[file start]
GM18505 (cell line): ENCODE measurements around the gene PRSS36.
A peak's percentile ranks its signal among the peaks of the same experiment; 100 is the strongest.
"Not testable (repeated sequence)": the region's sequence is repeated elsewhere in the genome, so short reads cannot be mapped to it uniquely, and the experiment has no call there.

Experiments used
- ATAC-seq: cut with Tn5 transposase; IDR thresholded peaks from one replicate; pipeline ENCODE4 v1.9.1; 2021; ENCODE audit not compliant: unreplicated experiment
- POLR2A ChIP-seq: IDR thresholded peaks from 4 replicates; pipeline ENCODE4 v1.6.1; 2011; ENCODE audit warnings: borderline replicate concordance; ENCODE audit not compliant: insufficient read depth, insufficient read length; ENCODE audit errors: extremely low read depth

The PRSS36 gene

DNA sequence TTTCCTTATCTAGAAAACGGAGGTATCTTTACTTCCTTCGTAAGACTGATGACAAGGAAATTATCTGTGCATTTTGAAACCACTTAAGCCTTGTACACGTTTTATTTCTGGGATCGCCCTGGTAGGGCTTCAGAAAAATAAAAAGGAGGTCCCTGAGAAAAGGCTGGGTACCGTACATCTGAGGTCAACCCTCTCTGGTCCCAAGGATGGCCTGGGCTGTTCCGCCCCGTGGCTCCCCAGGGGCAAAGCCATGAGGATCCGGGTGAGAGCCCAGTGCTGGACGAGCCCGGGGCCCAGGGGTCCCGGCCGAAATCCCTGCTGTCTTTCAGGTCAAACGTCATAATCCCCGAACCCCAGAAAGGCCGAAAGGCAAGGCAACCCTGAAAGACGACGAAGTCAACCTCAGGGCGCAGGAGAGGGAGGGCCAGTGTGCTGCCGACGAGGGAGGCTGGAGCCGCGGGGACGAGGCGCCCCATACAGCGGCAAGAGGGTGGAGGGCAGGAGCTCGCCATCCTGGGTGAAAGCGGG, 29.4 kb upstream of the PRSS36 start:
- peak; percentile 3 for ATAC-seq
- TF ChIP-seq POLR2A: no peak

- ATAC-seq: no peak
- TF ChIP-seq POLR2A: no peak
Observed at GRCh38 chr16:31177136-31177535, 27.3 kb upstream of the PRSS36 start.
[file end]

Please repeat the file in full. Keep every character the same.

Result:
GM18505 (cell line): ENCODE measurements around the gene PRSS36.
A peak's percentile ranks its signal among the peaks of the same experiment; 100 is the strongest.
"Not testable (repeated sequence)": the region's sequence is repeated elsewhere in the genome, so short reads cannot be mapped to it uniquely, and the experiment has no call there.

Experiments used
- ATAC-seq: cut with Tn5 transposase; IDR thresholded peaks from one replicate; pipeline ENCODE4 v1.9.1; 2021; ENCODE audit not compliant: unreplicated experiment
- POLR2A ChIP-seq: IDR thresholded peaks from 4 replicates; pipeline ENCODE4 v1.6.1; 2011; ENCODE audit warnings: borderline replicate concordance; ENCODE audit not compliant: insufficient read depth, insufficient read length; ENCODE audit errors: extremely low read depth

The PRSS36 gene

DNA sequence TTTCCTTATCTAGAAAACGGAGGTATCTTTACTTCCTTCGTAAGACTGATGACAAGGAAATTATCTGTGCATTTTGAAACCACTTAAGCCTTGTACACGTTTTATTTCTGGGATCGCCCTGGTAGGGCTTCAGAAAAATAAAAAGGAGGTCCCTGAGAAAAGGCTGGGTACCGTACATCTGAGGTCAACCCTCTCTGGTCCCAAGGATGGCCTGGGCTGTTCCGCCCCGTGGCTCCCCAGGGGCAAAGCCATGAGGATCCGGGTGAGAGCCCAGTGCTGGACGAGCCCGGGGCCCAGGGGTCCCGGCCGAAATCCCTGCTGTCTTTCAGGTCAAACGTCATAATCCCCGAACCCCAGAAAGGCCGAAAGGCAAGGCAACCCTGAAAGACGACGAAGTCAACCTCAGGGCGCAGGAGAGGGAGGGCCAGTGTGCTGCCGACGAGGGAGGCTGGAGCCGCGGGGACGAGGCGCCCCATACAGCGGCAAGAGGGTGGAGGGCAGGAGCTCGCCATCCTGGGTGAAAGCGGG, 29.4 kb upstream of the PRSS36 start:
- peak; percentile 3 for ATAC-seq
- TF ChIP-seq POLR2A: no peak

- ATAC-seq: no peak
- TF ChIP-seq POLR2A: no peak
Observed at GRCh38 chr16:31177136-31177535, 27.3 kb upstream of the PRSS36 start.